Judges are also under scrutiny. A recent Metropolitan Crime Commission report detailed the large backlog of cases. The study ranked Parker in the bottom third of 11 judges in courtroom efficiency – in early 2007 his docket had swelled to more than 300 cases. Parker bristles at the finding. "If you want to judge a person's career, you can't look at just the six-month time period after he finally got his courtroom back," he says. "People all over New Orleans, including myself, are frustrated – at wits' end – with local, state, and federal government, with the insurance companies. Like a lot of people, my wife and I lost everything we owned in Katrina. People are frustrated and feeling down and out and were hoping that New Orleans would be back to normal by now."
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For Parker, respect for the law runs as deep as the Creole patois he sometimes uses to lighten the mood in his courtroom. This morning, the judge calls forward a 16-year-old who has been brought to court not by deputies but by his grandmother. He was stealing things from the house, sneaking out at night. "Your grandmother has seen what's out on that street and so have I – drugs and guns," Parker tells the teen, after ordering him to stand up straight. "I've sat on this bench and looked at so many photos of young men who have been shot in the head. Do you know what that looks like?"
After explaining in graphic detail, Parker asks the boy what he wants to be in life. "A lawyer?" he says. "You can be a lawyer, you can be a judge, you can be the district attorney if you want, but not doing what you're doing now."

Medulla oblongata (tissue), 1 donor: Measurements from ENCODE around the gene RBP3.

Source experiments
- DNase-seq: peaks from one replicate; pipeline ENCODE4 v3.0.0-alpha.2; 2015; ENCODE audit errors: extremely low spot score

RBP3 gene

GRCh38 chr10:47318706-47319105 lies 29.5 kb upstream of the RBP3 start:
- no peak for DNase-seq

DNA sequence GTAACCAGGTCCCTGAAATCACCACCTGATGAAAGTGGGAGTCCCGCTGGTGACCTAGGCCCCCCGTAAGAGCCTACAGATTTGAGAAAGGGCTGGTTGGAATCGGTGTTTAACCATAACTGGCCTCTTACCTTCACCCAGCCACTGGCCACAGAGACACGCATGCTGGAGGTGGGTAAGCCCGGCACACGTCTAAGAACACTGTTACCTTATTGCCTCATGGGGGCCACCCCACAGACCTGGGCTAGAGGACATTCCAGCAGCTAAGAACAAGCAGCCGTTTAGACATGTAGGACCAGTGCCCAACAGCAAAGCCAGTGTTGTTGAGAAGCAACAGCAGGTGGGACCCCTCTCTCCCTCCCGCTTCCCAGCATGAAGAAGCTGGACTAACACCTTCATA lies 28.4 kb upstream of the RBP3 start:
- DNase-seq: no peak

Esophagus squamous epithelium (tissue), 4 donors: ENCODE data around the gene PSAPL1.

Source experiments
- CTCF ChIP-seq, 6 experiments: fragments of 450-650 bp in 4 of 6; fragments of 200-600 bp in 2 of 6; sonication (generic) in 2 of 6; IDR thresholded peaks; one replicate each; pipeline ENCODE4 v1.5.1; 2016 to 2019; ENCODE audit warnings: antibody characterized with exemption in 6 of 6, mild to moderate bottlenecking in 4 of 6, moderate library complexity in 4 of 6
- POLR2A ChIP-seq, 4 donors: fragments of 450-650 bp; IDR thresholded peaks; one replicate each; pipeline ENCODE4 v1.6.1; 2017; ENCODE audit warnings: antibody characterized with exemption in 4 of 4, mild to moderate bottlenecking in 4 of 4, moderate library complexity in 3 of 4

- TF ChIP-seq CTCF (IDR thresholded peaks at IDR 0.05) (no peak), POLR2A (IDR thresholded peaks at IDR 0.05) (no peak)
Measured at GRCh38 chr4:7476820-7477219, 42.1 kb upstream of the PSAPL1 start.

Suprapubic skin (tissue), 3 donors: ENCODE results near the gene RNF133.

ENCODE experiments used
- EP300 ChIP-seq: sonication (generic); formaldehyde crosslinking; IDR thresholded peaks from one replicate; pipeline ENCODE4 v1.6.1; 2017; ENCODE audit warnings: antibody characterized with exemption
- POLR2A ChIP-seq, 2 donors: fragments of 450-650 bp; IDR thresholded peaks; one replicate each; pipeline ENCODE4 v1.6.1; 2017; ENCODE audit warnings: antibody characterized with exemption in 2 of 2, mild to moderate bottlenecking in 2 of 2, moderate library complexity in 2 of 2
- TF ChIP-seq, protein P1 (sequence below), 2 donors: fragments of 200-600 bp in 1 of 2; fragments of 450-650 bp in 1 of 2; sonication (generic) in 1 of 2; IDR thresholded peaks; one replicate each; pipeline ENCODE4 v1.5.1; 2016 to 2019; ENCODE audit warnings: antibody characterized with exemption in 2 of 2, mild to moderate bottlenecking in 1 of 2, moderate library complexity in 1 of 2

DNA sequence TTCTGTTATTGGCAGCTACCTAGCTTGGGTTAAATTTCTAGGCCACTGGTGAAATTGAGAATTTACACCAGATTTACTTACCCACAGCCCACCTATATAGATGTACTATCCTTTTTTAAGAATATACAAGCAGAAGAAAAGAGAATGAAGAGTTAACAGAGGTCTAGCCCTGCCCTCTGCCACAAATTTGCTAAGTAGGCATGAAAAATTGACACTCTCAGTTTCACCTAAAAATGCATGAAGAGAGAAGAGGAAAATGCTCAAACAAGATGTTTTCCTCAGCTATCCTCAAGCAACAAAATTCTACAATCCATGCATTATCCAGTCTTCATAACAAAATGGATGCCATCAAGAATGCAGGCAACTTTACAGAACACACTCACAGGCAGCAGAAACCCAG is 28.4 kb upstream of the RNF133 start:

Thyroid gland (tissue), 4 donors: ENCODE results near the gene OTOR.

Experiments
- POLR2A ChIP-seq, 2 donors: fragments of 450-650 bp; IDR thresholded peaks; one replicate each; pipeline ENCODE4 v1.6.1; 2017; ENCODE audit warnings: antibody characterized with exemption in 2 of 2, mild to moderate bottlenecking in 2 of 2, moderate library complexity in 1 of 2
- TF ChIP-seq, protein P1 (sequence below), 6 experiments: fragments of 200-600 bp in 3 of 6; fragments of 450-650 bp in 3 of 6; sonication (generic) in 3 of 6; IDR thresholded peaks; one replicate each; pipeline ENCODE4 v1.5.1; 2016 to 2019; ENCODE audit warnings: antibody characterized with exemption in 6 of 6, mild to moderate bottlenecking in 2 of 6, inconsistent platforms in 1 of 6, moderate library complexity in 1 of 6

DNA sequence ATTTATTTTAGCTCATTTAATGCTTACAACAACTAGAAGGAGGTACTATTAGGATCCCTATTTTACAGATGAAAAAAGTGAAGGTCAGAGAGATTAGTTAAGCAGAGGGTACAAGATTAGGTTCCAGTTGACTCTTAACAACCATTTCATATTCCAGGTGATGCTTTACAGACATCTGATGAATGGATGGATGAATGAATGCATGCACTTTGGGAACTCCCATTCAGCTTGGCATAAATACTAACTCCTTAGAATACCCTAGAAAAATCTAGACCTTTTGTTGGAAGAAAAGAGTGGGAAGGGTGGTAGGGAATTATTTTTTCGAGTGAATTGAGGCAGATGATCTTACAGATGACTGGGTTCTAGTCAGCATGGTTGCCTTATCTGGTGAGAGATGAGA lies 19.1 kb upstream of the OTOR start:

At the judge's invitation, the young man sits in the jury box, watching lawyers argue the cases of prisoners in orange coveralls and handcuffs. "There are some kids you can look at and see they're at a crossroads, and there's others you look at and see that they've already decided to be gangstas," Parker says later. "Hopefully I made a difference in that one kid's life."
Some believe the criminal-justice system has, finally, turned a corner. Parker, for one, points to improvements in the DA's office, including a new violent offenders unit.
"We've overcome a lot of hurdles in resolving some of these old cases," says Assistant District Attorney Payal Patel, a member of the unit. "The biggest problems we've had since Katrina are with evidence and witnesses." Karen Longon, a retired tax lawyer who volunteers for Court Watch, agrees. "I see more witnesses showing up and cases moving faster," she says.
At day's end, Parker looks at the clock on his chamber wall. It's 3 p.m. "I have two good hours left in me today," he says to the clerk. "Tell the DA's office to bring me some more cases."